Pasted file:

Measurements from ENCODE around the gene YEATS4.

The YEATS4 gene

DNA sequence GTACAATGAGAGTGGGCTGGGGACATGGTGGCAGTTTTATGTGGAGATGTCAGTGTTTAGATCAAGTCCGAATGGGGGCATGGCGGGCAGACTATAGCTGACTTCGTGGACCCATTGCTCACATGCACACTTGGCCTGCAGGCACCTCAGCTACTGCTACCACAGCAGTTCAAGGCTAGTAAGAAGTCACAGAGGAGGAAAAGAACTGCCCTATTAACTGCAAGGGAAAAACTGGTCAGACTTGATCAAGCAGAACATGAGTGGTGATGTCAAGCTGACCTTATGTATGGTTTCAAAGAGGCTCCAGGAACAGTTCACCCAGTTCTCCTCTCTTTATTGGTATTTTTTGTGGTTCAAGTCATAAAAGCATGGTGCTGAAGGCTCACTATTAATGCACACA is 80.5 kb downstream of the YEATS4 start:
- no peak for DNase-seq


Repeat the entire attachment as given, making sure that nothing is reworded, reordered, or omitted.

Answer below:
Measurements from ENCODE around the gene YEATS4.

The YEATS4 gene

DNA sequence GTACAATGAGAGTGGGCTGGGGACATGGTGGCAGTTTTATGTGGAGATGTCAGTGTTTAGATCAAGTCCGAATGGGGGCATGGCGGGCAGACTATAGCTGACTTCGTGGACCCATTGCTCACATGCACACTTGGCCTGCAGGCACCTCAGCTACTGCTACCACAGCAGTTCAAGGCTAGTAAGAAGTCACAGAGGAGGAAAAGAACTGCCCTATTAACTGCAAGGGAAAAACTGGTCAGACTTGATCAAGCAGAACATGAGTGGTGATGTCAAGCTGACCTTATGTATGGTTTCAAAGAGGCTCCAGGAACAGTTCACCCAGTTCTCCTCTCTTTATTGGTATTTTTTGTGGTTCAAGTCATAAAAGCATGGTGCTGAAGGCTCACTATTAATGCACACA is 80.5 kb downstream of the YEATS4 start:
- no peak for DNase-seq